The Federal Reserve this week proposed the idea of easing regulations on larger financial institutions and announced it is seeking public comment on the issue.
The Fed has proposed four new tiers of regulation for banks with more than $100 billion in assets to ease compliance requirements for banks with less risk. According to the Fed, banks would be sorted into categories based on several factors, including asset size, cross jurisdictional activity, short-term wholesale funding reliance, nonbank assets, and off-balance sheet exposure.
The Fed explained that each factor shows varying degrees of complexity and risk to a banking organization and can result in a greater risk to the financial system and broader economy.
"The proposals would prescribe materially less stringent requirements on firms with less risk, while maintaining the most stringent requirements for firms that pose the greatest risks to the financial system and our economy," Fed Chair Jerome Powell said in a statement.
Here are the Fed's proposed guidelines:
Firms in the lowest risk category--generally most domestic firms with $100 billion to $250 billion in total consolidated assets--would no longer be subject to standardized liquidity requirements. They would remain subject to firm-developed liquidity stress tests and regulatory liquidity risk management standards. Additionally, these firms would no longer be required to conduct company-run stress tests, and their supervisory stress tests would be moved to a two-year cycle, rather than annual. These reduced requirements would reflect the lower risk profile of these firms.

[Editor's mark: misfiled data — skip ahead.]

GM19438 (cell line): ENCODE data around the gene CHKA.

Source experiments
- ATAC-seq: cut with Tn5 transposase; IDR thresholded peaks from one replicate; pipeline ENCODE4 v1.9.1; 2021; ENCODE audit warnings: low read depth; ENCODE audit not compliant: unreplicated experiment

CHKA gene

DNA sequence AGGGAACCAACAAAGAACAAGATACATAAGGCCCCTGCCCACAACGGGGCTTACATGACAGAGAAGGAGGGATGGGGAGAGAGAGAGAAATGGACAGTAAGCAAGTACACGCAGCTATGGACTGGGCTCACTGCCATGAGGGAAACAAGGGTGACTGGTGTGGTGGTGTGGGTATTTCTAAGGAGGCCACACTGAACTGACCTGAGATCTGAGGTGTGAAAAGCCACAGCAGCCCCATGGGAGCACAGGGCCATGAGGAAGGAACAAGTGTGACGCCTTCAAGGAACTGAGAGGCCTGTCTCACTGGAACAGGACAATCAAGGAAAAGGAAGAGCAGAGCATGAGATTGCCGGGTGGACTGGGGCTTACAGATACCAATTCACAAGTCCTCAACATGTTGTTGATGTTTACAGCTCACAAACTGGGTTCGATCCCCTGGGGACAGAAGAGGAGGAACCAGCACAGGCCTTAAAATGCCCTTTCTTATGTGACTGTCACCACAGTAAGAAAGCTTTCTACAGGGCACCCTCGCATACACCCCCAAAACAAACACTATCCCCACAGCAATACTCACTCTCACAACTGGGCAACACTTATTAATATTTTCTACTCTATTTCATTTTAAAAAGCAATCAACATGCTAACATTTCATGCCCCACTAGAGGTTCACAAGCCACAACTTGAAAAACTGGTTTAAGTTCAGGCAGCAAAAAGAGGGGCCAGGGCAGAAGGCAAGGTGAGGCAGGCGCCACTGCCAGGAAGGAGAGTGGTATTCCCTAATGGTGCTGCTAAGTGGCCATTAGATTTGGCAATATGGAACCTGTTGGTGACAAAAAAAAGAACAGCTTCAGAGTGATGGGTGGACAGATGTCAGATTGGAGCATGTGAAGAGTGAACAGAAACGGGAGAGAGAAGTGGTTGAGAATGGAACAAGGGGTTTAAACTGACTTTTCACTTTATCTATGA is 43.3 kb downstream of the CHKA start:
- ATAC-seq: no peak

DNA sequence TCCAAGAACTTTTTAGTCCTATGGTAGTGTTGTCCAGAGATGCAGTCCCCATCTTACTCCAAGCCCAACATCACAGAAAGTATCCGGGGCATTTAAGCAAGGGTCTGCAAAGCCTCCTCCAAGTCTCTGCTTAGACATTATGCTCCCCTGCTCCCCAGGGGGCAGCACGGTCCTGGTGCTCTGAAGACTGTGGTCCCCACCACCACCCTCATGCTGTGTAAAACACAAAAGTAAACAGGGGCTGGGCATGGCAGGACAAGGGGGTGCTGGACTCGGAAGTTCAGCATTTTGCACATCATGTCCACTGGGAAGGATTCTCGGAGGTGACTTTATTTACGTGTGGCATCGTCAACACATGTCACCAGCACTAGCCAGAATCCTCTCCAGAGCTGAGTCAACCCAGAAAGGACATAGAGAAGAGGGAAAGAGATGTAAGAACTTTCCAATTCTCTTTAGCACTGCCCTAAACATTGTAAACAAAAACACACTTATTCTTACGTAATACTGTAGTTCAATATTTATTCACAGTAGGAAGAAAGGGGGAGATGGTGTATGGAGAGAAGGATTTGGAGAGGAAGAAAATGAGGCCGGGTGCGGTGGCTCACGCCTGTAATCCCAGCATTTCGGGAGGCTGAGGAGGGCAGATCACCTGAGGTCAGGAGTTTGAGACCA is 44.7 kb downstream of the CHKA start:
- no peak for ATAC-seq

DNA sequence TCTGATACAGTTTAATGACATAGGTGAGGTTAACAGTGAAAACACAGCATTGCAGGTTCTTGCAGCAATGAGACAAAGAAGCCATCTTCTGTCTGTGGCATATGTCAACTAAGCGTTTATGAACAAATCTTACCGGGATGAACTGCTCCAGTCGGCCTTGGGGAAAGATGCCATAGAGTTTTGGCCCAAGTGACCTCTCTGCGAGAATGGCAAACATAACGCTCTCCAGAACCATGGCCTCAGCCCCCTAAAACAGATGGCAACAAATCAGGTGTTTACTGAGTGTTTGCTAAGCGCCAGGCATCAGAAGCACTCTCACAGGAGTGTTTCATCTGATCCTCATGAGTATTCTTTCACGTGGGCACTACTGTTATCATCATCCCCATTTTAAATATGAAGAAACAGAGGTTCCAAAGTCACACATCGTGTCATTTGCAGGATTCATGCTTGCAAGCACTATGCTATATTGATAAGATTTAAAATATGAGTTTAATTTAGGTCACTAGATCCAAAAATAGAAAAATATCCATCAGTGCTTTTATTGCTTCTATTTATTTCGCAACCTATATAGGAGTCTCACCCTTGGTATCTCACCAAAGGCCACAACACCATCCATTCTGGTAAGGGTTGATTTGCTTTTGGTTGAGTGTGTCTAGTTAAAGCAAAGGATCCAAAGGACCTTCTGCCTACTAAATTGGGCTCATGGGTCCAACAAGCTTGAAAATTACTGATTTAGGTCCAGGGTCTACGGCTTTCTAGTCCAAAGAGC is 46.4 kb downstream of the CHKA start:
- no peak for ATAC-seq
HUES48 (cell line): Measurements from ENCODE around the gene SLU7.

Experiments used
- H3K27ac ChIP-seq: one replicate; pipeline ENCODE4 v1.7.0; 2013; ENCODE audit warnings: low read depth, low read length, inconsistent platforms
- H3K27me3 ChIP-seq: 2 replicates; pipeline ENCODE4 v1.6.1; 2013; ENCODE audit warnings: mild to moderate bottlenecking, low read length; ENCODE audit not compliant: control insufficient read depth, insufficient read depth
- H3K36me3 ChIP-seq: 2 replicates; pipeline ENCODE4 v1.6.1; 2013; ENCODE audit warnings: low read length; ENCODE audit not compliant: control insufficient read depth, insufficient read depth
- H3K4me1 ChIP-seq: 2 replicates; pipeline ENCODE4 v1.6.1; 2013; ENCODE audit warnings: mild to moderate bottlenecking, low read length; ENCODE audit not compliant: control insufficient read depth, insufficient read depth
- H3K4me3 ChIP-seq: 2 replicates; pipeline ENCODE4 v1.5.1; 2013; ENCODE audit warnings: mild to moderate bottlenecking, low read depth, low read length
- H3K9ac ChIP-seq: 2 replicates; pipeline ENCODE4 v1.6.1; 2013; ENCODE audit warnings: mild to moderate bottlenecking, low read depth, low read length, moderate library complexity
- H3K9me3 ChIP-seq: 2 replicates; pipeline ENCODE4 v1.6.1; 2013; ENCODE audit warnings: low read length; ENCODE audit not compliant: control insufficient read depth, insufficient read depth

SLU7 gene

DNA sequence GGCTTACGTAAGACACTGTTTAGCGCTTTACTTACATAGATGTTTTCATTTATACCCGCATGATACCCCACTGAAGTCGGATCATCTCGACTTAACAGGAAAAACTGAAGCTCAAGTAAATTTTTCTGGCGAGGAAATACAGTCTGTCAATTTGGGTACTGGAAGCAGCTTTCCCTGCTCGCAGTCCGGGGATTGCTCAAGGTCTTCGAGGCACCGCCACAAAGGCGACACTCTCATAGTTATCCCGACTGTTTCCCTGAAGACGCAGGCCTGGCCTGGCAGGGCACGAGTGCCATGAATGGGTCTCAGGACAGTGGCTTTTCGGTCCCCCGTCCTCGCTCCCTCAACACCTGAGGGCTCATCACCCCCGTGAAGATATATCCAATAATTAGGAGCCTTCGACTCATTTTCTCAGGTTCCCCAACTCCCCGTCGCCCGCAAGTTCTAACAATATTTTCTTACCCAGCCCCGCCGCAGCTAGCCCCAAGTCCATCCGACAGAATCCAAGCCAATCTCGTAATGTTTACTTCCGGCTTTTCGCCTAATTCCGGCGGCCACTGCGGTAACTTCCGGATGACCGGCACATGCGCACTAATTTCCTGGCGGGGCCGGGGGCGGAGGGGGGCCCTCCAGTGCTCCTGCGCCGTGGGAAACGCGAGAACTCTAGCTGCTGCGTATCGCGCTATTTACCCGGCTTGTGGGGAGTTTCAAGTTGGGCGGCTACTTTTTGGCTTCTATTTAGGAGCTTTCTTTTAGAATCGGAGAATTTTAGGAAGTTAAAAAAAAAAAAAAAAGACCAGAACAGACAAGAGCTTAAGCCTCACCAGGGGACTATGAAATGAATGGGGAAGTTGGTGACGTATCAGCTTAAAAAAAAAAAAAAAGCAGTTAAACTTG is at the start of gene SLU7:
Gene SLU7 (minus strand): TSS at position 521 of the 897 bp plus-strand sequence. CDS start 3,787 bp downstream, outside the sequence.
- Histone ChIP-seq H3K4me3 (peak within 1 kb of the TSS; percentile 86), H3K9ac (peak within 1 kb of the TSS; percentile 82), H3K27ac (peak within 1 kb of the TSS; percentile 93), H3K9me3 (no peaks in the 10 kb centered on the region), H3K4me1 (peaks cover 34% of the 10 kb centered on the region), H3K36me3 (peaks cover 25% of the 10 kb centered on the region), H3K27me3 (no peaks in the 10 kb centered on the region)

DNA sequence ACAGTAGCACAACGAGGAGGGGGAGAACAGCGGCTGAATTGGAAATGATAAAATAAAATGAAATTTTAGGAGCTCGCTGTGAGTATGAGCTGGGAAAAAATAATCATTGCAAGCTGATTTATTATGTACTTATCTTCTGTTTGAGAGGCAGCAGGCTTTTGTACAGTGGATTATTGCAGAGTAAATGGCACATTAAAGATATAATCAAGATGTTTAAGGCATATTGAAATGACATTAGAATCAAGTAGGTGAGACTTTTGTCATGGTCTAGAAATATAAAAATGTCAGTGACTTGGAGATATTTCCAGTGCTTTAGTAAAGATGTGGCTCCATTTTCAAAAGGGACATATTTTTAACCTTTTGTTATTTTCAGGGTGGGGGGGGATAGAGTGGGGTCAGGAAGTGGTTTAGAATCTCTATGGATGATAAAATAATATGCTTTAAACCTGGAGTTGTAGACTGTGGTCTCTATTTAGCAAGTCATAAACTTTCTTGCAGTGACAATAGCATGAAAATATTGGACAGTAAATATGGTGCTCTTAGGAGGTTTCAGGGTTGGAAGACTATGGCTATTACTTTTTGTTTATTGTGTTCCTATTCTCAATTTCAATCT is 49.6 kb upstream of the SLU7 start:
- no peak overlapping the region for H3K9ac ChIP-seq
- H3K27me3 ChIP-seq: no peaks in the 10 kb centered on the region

Firms in the next lowest risk category--generally those with $250 billion or more in total consolidated assets, or material levels of the other risk factors, that are not global systemically important banking organizations (GSIBs)--would have their standardized liquidity requirements reduced to reflect their more stable funding profile but remain subject to a range of enhanced liquidity standards. In addition, the firms would be required to conduct company-run stress tests on a two-year cycle, rather than semi-annually. The firms would remain subject to annual supervisory stress tests.
Firms in the highest risk categories--including the GSIBs--would not see any changes to their capital or liquidity requirements.
Taken together, the Board estimates that the changes would result in a 0.6 percent decrease in required capital and a reduction of 2.5 percent of liquid assets for all U.S. banking firms with assets of $100 billion or more.
The Federal Reserve has opened a public comment period for the proposal and will be accepting comments through January 22, 2019.
According to an article from Reuters, the move is a way to ease the burden on large commercial lenders that aren’t tied into large, “volatile” Wall Street businesses.
From the article:
Under the Fed proposal, midsized lenders including U.S. Bancorp, Capital One Financial Corp, PNC Financial Corp and Charles Schwab Corp would face lower liquidity and compliance requirements, and smaller banks would get even easier treatment.
The proposal stems from a law Congress passed in May that ordered the Fed to reduce regulatory burdens on community and regional lenders.